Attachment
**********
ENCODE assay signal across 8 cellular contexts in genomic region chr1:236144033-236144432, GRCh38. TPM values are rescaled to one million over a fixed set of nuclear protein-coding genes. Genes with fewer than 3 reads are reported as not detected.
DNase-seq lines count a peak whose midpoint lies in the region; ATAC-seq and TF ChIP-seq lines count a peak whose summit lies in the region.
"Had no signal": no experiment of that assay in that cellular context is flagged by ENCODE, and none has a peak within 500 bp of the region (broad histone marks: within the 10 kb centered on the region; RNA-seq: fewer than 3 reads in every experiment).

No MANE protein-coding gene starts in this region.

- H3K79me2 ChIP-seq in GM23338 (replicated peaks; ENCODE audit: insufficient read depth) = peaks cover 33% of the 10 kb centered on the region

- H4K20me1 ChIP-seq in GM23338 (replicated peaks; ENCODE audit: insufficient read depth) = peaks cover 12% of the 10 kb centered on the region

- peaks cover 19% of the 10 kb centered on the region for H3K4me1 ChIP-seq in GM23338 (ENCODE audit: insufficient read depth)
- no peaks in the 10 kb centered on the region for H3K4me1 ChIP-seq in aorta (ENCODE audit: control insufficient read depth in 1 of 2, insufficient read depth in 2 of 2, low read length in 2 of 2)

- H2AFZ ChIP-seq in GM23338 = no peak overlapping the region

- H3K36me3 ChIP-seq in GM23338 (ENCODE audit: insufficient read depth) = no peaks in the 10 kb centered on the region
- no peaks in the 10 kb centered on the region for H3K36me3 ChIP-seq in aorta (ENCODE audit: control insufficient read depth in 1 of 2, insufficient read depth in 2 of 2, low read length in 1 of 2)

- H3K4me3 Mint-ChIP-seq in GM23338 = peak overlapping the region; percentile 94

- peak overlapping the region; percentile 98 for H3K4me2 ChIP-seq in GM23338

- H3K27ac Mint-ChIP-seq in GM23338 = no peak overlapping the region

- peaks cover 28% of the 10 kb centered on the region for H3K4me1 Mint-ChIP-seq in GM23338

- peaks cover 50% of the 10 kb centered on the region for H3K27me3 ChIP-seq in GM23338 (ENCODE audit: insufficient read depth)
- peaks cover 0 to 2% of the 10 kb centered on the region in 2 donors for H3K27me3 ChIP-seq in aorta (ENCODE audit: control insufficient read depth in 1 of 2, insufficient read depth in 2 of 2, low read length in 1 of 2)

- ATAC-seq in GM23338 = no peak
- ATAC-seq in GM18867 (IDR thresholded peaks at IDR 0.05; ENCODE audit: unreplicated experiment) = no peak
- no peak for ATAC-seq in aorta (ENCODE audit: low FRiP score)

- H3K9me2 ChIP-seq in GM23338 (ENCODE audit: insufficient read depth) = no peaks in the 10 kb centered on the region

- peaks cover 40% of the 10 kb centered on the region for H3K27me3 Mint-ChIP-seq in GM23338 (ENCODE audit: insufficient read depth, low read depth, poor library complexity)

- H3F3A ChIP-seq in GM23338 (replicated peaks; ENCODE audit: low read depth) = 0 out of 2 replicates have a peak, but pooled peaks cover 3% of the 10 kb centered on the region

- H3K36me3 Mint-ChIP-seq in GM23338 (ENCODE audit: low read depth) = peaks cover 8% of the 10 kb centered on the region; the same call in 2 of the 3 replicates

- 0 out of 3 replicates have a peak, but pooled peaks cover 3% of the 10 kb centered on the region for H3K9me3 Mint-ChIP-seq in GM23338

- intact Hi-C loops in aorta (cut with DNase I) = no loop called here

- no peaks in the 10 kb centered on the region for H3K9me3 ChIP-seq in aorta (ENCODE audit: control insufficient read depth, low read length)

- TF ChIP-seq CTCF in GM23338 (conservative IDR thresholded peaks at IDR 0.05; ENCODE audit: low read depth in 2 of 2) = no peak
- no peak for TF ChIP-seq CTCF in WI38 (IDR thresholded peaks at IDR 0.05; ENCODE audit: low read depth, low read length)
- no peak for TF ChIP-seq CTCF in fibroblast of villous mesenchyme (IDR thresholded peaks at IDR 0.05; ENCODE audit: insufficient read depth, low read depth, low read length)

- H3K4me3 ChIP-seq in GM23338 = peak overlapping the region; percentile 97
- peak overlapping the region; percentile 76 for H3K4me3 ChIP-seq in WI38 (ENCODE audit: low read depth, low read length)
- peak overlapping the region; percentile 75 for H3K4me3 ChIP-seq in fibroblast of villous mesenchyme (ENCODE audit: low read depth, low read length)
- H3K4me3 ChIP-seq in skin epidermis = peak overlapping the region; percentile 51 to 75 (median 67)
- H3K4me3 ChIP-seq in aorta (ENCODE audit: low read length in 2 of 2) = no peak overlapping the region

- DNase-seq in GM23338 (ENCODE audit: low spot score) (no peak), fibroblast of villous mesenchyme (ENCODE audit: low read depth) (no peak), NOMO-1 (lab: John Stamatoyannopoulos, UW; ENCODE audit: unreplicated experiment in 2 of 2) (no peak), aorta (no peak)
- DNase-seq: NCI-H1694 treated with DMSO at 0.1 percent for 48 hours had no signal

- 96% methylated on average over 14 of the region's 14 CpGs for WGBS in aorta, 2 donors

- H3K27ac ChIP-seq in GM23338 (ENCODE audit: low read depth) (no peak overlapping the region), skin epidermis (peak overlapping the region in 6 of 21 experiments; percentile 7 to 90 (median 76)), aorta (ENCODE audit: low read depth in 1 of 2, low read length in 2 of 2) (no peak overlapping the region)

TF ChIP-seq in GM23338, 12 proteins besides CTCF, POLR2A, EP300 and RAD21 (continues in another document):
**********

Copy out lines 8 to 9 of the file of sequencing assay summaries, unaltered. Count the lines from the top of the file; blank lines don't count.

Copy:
- no peaks in the 10 kb centered on the region for H3K4me1 ChIP-seq in aorta (ENCODE audit: control insufficient read depth in 1 of 2, insufficient read depth in 2 of 2, low read length in 2 of 2)

- H2AFZ ChIP-seq in GM23338 = no peak overlapping the region